In celebration of National Reading Month, I thought I’d share
the ways I add books to my KidLit reading wish list.
Publisher’s Weekly Newsletters
First, I use the free Publisher’s Weekly Newsletter to learn about new KidLit books. You can opt for a variety of different PW Newsletters that arrive in your email inbox daily or monthly, and cover everything from general publishing news to reviews of newly released children’s books. Those reviews are “want to read list” gold. These books are all newly published, hot off the press, and if they are in my genre, I want to read them. Check out this link and pick the PW Newsletter that works best for you: http://www.publishersweekly.com/pw/email-subscriptions/.
A Kids Book A Day
I’m a big fan of Janet Hamilton’s blog, A Kid’s Book A Day. Janet is an elementary school librarian who reviews a recently published children’s book every day on her blog. You can sign up to receive her free daily blog emails. This blog is a great quick hit reminder to add current books to your reading list. Information on Janet’s blog can be found here: https://kidsbookaday.com/ .
ReFoReMo stands for Reading for Research Month and it coincides with National Reading Month in March. This great challenge produces blog posts from industry professionals who recommend picture book mentor texts and offer guided advice on how to learn from the best in KidLit books. ReFoReMo’s recommended reading list is always available, as are the blog posts. For more info on ReFoReMo check out the 24 Carrot Writing blog http://www.24carrotwriting.com/-blog/take-the-reforemo-challenge and http://www.reforemo.com/p/reforemo-mission.html.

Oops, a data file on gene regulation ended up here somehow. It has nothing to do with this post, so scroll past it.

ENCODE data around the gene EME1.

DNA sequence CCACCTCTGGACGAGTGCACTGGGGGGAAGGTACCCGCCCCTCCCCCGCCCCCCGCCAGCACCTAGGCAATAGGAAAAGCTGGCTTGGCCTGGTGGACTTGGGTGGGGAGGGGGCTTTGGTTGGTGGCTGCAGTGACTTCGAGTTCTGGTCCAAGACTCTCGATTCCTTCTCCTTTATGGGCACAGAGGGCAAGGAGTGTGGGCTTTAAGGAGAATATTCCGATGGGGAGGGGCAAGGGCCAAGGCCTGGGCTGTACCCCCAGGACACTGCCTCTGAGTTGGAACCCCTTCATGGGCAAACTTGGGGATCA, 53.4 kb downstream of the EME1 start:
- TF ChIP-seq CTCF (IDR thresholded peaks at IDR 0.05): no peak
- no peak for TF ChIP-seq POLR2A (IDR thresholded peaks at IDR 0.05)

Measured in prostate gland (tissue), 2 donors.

Goodreads is a great online website that acts as your own virtual library. See the 24 Carrot Writing blog about the benefits of using Goodreads for cataloging the books you’ve read, and finding those comp titles you need http://www.24carrotwriting.com/-blog/use-goodreads-to-build-your-virtual-library. An added benefit of Goodreads is automatic email notification if authors of books in your Goodreads virtual library come out with new books. Goodreads also sends a monthly email newsletter that includes reviews of newly published books, a list of the Goodreads Best Books of the Month, and suggested reading lists from authors.Check out www.goodreads.com.
Around and About Recommendations
I keep a special “Want to Read” journal with me all the time. (Okay, truth. Sometimes I don’t have it on me so I have to resort to scribbling a book title on a scrap of paper. But eventually all these titles make it into the journal. They do. Really. I swear!)This journal helps me track books I hear about when chatting with other writers, when taking workshops, while strolling through the library or my favorite books store.
There are more books to read then space in my journal. And I wouldn’t want it any other way. The industry newsletters, targeted blogs, and websites are a way to make sure the best books bubble up to the top of my “Want to Read” list.